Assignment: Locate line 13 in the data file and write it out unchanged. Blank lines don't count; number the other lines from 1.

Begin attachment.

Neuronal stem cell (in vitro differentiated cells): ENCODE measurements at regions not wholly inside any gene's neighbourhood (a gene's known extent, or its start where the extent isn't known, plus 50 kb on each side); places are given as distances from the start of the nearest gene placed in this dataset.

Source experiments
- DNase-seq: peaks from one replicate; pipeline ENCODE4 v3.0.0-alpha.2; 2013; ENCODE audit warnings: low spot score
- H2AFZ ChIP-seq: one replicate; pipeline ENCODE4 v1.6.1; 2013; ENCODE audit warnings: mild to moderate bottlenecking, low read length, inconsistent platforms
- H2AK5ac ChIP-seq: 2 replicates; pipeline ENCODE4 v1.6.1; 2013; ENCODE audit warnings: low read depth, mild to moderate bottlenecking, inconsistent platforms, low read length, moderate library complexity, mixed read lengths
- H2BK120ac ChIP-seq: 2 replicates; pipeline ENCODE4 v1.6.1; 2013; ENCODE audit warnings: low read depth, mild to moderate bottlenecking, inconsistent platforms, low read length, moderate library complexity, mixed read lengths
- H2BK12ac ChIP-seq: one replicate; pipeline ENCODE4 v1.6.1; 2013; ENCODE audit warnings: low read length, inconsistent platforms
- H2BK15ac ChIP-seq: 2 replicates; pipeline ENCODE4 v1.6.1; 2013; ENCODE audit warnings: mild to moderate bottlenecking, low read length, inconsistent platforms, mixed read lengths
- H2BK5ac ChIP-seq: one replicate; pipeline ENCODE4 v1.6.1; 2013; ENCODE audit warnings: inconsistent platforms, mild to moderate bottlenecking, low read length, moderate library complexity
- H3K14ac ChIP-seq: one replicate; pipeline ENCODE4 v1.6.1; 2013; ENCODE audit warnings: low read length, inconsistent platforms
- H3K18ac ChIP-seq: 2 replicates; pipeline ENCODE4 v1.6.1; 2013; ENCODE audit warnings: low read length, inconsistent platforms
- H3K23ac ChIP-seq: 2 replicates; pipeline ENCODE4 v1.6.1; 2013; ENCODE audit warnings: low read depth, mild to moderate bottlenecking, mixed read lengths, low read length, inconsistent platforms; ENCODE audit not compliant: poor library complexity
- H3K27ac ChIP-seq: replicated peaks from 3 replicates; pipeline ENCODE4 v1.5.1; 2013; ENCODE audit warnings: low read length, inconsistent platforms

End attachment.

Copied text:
- H3K27ac ChIP-seq: replicated peaks from 3 replicates; pipeline ENCODE4 v1.5.1; 2013; ENCODE audit warnings: low read length, inconsistent platforms